Once Upon a Time in the Fjords…
I consider myself a fairly well-travelled person. I enjoy exploring new countries and experiencing new cultures. However, recently I have become settled in a routine when on winter trips. The familiar cycle of arriving, unpack, sleep, ski, sleep, ski etc until you go home is one I know all too well. My destinations change but my routine does not.
Usually, on the journey home I find time to reflect on the trip; the amazing terrain I (hopefully) skied, the bonds I have strengthened with my friends through shared experiences, the hilarious nights out. You can’t put a price on those memories, yet I often feel myself wanting more from my winter trips.
The convenience of large purpose-built resorts allows you to focus on your riding, which is amazing for progression… however, it does not provide a holistic cultural experience.
So when I was invited to Norway I jumped at the chance. I had never skied in Scandinavia and wanted to find out more about the terrain and what the skiing was like. I discovered a lot more than good skiing.
Gatwick to Bergen on Norwegian Air took about 90 minutes with the strong tailwind. Norwegian Air has got many things right, however in flight entertainment was questionable at times. The views out of the window provided ample entertainment for me.
Bergen is Norway’s second largest city, however, in the UK it would barely be classed as a town with only 250k inhabitants. Centred on Bryggen, a colourful trading wharf and Unesco World Heritage Site, Bergen is wedged between half a dozen mountains and the North Sea, making for some dramatic views right from the city centre.
The drive to Voss was incredible and towered over by huge mountains. As the sun was setting we arrived in the resort area in Voss. Opening the door of my wood clad, grass roofed cabin, the smell of pine hit me, and that’s when I really felt I was in Scandinavia.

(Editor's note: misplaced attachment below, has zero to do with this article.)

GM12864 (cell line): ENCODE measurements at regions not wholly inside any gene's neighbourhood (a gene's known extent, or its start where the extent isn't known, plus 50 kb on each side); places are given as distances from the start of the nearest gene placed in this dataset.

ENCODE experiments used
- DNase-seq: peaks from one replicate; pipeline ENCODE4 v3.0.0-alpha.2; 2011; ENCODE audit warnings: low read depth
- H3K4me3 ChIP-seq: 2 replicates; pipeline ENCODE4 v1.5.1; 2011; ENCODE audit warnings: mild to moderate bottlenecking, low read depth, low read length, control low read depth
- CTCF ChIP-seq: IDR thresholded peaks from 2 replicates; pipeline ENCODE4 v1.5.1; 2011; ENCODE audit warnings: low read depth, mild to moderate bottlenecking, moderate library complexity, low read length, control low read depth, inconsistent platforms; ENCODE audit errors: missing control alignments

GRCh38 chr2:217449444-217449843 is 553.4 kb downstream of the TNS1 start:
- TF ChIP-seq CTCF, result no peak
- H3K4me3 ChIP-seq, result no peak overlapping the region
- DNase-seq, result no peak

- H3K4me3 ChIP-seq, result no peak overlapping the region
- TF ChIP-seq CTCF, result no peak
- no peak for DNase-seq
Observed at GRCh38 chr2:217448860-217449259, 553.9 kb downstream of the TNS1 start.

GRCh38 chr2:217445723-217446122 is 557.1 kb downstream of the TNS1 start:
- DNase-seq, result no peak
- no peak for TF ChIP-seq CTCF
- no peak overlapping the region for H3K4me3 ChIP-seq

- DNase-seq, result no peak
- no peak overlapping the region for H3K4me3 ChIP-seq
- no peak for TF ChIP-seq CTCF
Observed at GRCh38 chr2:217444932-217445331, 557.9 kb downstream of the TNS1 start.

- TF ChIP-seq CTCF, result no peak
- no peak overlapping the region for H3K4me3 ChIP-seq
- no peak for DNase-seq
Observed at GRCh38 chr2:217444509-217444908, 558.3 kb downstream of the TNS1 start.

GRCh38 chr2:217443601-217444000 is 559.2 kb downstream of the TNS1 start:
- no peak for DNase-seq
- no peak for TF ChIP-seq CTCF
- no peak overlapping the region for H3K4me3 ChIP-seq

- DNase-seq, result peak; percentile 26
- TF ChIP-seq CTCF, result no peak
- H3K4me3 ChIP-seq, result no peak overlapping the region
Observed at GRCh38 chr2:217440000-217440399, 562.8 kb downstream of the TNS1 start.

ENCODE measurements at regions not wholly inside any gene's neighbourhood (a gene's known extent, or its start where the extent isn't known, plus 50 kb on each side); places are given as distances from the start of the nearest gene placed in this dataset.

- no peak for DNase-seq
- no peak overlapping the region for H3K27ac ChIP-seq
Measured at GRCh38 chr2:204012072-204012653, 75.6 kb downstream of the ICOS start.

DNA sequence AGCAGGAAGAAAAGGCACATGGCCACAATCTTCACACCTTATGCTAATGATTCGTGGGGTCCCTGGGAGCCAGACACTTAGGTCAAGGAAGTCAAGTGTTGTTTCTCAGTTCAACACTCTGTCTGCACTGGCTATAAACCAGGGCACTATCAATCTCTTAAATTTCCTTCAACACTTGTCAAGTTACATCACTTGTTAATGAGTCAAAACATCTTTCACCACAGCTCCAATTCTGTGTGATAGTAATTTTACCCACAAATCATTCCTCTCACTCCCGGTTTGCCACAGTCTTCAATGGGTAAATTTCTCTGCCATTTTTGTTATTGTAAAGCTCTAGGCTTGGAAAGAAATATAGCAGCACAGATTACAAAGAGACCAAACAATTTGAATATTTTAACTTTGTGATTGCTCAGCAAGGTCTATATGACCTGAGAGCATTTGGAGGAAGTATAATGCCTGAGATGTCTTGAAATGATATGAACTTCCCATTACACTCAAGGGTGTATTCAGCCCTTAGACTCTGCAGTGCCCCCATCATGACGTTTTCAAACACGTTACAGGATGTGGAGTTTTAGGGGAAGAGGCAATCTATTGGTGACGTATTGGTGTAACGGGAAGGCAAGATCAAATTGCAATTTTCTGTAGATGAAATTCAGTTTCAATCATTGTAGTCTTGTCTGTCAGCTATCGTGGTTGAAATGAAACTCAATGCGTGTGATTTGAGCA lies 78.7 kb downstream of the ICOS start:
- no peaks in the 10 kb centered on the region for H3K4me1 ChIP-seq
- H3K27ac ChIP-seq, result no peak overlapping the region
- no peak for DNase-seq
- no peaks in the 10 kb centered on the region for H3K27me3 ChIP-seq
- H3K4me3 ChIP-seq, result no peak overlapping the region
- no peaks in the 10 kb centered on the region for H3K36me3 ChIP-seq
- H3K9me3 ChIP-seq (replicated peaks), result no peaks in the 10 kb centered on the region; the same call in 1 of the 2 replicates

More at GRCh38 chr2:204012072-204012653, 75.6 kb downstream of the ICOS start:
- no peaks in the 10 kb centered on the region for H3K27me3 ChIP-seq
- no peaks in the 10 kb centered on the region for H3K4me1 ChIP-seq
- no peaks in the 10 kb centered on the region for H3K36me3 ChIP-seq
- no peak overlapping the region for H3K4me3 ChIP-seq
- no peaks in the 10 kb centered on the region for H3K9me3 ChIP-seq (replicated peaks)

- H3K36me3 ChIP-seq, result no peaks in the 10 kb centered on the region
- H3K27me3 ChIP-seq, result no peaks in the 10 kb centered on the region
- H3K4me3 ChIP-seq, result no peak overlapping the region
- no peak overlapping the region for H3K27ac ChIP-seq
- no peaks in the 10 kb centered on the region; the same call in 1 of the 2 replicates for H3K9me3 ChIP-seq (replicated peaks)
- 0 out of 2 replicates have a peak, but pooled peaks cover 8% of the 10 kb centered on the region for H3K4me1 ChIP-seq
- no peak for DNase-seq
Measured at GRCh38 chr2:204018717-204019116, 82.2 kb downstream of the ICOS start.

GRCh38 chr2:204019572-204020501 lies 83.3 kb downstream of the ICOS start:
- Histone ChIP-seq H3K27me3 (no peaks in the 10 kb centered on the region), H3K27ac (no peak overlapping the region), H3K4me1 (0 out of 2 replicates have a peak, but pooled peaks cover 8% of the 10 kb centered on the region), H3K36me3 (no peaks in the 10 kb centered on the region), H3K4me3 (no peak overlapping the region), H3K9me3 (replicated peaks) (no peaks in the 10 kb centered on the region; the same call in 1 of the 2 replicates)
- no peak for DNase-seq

Our first day on snow; after packing our bags and throwing them in the van we walked five minutes to the small, friendly ski hire shop. From there it was straight onto the lifts.
As I’m sure my hosts would forgive me for saying, Scandinavia has not been blessed with huge snowfall so far this year, the same can be said for almost every other mountain range in Europe. However, Voss’s hard working piste bashers allowed us to ski a variety of terrain on well-groomed runs. The area is not as vast as the mega-resorts in the Alps, but the amount of backcountry access you have in Voss is incredible. Even the inbounds off-piste terrain looked phenomenal.
We met up with the beginners in our group for a long lunch. They had nothing but good things to say about both the teaching and the facilities. Voss seems like an ideal place for families on a break, with a great mix of easy and advanced slopes, although be prepared for a couple of T-bars to reach the higher slopes.
After skiing, we headed to the impressive VossVind, a wind tunnel (or indoor skydiving) facility. Extreme outdoor pursuits like this are where Voss makes it’s name, with visitor numbers to this outdoor hub higher in the summer than in the winter. Events like Extreme Sport Week are highlights in the calendar.
From Voss we took the train to the Myrdal, where we stopped for lunch and some snowshoeing a little up the train tracks at Vatnahalsen. During the 1930s the area was often referred to as the “St Moritz of the Nordic”. While it might be missing the glitz and glamour, the surroundings more than deliver on jaw-dropping beauty and remoteness.